In addition to financial regulations, some NGOs and civil society activists have faced difficulties in India as a result of security legislation. We have also raised that issue with the Government of India. Our relationship with India is very important and central to our foreign policy tilt towards the Indo-Pacific. Our 1.6 million diaspora community provides a unique living bridge of people, commerce, ideas and culture between our countries. A year ago, the UK and Indian Governments committed to strengthen our relationship through the new comprehensive strategic partnership.
There is no doubt about the importance of our good, strong relationship with the Indian Government but, as I said earlier, Mohammed Yasin Malik and other Hurriyat leaders have today been given life sentences for a very basic thing—wanting freedom. It is India that is occupying that place. As good friends of India, should we not be reaching out and telling it to obey the UN resolutions?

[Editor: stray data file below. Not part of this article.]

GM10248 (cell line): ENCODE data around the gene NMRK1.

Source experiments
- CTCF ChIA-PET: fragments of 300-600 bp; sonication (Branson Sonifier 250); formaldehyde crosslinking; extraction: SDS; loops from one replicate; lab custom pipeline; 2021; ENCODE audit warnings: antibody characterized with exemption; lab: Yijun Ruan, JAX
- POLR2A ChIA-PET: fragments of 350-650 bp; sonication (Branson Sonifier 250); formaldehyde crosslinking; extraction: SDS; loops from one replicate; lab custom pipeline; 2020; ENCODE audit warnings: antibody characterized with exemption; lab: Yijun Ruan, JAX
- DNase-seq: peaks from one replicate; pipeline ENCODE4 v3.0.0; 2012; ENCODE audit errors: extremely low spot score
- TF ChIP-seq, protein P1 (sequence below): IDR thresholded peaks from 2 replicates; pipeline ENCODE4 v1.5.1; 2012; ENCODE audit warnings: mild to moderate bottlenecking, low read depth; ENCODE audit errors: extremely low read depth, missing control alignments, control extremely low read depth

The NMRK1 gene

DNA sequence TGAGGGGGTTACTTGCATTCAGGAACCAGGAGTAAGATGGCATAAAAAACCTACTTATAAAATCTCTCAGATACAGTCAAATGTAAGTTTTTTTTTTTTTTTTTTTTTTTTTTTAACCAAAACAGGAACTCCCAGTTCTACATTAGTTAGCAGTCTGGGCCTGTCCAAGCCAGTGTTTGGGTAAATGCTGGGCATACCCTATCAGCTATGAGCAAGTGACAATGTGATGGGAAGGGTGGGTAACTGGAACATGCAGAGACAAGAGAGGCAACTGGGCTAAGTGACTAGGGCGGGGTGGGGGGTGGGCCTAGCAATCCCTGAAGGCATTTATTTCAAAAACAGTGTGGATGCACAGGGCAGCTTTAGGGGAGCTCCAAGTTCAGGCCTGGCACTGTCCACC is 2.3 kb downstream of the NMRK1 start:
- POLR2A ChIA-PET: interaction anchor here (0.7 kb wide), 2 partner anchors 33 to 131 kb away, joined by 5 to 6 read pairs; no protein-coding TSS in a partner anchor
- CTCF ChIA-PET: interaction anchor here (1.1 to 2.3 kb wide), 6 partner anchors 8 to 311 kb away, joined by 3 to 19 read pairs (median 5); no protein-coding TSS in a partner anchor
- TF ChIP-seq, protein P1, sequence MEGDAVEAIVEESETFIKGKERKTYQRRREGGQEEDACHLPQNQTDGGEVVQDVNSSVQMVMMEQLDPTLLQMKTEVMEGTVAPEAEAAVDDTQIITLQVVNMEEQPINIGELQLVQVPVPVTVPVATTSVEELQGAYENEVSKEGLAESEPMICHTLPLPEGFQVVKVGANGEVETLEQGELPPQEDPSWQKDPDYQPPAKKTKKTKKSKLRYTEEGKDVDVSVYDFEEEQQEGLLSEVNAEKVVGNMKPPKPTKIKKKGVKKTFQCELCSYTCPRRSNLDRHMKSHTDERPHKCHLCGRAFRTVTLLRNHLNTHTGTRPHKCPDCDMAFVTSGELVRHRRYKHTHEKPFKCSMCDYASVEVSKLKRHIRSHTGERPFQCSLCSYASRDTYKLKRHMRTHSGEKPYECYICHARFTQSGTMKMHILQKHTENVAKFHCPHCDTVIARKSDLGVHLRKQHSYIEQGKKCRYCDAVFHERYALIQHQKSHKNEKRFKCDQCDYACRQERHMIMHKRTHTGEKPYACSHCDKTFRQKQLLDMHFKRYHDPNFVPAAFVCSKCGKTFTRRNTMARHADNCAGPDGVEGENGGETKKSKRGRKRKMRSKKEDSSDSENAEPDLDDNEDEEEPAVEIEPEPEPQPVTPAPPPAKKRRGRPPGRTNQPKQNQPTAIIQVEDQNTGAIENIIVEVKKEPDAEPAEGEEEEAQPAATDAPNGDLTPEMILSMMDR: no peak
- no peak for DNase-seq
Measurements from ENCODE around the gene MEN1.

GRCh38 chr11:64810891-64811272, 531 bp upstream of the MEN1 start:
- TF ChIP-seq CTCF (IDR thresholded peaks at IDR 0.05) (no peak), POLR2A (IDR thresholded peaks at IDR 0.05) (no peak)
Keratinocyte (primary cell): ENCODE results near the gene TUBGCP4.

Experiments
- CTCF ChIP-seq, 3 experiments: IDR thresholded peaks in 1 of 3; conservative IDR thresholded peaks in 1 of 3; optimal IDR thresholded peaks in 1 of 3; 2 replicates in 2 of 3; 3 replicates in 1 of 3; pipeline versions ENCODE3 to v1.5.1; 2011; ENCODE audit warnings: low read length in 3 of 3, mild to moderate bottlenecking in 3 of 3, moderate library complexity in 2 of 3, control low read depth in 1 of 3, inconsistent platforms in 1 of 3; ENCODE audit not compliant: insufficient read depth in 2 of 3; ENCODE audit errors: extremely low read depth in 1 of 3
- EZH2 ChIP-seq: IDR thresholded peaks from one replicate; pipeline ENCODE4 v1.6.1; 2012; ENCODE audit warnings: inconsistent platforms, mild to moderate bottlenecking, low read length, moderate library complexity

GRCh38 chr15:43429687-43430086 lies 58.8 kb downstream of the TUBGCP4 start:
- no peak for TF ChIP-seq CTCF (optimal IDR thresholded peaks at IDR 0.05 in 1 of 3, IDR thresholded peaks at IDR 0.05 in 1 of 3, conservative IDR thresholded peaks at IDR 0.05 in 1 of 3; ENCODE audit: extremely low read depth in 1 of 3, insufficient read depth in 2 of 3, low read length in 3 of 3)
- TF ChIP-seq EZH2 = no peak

There are a couple of points I want to make. No aspect of our strong relationship with India prevents us from speaking frankly about issues with it. On the case that the hon. Gentleman refers to, we are monitoring the trial. We note that Mohammed Yasin Malik has been charged under Indian law, and we cannot intervene in the independent judicial process of another country, but we urge all countries to respect and uphold their international obligations regarding the treatment of detainees. These strong relationships enable us to have meaningful dialogue, and we can speak frankly where necessary.
Our relationship with India supports regional and global security and prosperity. A year into the road map, we have made excellent progress. As has been mentioned, the Prime Minister visited India last month to build on it further. He and Prime Minister Modi discussed the need for democracies to work together. On regional global security, they reiterated their commitment to transform defence and security relations and enhance co-operation in support of a free, open and secure Indo-Pacific.